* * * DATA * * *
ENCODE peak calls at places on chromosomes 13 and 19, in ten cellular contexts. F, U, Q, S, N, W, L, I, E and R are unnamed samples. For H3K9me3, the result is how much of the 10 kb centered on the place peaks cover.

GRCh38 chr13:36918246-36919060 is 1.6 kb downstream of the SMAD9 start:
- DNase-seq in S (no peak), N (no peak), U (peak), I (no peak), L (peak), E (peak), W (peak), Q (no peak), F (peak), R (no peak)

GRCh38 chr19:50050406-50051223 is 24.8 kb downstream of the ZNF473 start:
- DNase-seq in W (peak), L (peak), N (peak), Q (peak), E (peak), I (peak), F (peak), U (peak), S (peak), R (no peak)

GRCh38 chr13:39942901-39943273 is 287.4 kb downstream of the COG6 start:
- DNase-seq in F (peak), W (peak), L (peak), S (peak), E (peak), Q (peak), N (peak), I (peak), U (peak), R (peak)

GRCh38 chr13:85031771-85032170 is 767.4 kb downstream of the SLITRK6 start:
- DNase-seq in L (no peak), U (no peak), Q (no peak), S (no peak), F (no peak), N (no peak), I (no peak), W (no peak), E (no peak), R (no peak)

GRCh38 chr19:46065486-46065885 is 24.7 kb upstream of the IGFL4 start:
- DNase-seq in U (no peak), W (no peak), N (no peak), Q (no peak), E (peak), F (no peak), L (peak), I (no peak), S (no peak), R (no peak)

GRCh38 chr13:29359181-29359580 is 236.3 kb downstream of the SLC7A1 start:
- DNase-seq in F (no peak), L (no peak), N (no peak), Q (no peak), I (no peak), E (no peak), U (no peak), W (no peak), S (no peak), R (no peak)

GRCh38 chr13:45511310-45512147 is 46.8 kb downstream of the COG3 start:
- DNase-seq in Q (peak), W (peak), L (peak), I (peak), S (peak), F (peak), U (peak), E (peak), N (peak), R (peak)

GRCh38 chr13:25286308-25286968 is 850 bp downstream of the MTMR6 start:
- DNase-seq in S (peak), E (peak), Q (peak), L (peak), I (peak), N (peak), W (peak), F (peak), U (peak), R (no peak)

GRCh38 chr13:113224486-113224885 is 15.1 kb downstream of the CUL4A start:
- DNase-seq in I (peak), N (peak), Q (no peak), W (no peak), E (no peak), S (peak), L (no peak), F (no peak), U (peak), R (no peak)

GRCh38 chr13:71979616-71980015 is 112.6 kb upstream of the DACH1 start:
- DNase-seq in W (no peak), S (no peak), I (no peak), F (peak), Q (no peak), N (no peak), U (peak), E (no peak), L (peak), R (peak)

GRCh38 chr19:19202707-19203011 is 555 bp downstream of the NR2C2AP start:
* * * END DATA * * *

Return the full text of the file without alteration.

ENCODE peak calls at places on chromosomes 13 and 19, in ten cellular contexts. F, U, Q, S, N, W, L, I, E and R are unnamed samples. For H3K9me3, the result is how much of the 10 kb centered on the place peaks cover.

GRCh38 chr13:36918246-36919060 is 1.6 kb downstream of the SMAD9 start:
- DNase-seq in S (no peak), N (no peak), U (peak), I (no peak), L (peak), E (peak), W (peak), Q (no peak), F (peak), R (no peak)

GRCh38 chr19:50050406-50051223 is 24.8 kb downstream of the ZNF473 start:
- DNase-seq in W (peak), L (peak), N (peak), Q (peak), E (peak), I (peak), F (peak), U (peak), S (peak), R (no peak)

GRCh38 chr13:39942901-39943273 is 287.4 kb downstream of the COG6 start:
- DNase-seq in F (peak), W (peak), L (peak), S (peak), E (peak), Q (peak), N (peak), I (peak), U (peak), R (peak)

GRCh38 chr13:85031771-85032170 is 767.4 kb downstream of the SLITRK6 start:
- DNase-seq in L (no peak), U (no peak), Q (no peak), S (no peak), F (no peak), N (no peak), I (no peak), W (no peak), E (no peak), R (no peak)

GRCh38 chr19:46065486-46065885 is 24.7 kb upstream of the IGFL4 start:
- DNase-seq in U (no peak), W (no peak), N (no peak), Q (no peak), E (peak), F (no peak), L (peak), I (no peak), S (no peak), R (no peak)

GRCh38 chr13:29359181-29359580 is 236.3 kb downstream of the SLC7A1 start:
- DNase-seq in F (no peak), L (no peak), N (no peak), Q (no peak), I (no peak), E (no peak), U (no peak), W (no peak), S (no peak), R (no peak)

GRCh38 chr13:45511310-45512147 is 46.8 kb downstream of the COG3 start:
- DNase-seq in Q (peak), W (peak), L (peak), I (peak), S (peak), F (peak), U (peak), E (peak), N (peak), R (peak)

GRCh38 chr13:25286308-25286968 is 850 bp downstream of the MTMR6 start:
- DNase-seq in S (peak), E (peak), Q (peak), L (peak), I (peak), N (peak), W (peak), F (peak), U (peak), R (no peak)

GRCh38 chr13:113224486-113224885 is 15.1 kb downstream of the CUL4A start:
- DNase-seq in I (peak), N (peak), Q (no peak), W (no peak), E (no peak), S (peak), L (no peak), F (no peak), U (peak), R (no peak)

GRCh38 chr13:71979616-71980015 is 112.6 kb upstream of the DACH1 start:
- DNase-seq in W (no peak), S (no peak), I (no peak), F (peak), Q (no peak), N (no peak), U (peak), E (no peak), L (peak), R (peak)

GRCh38 chr19:19202707-19203011 is 555 bp downstream of the NR2C2AP start: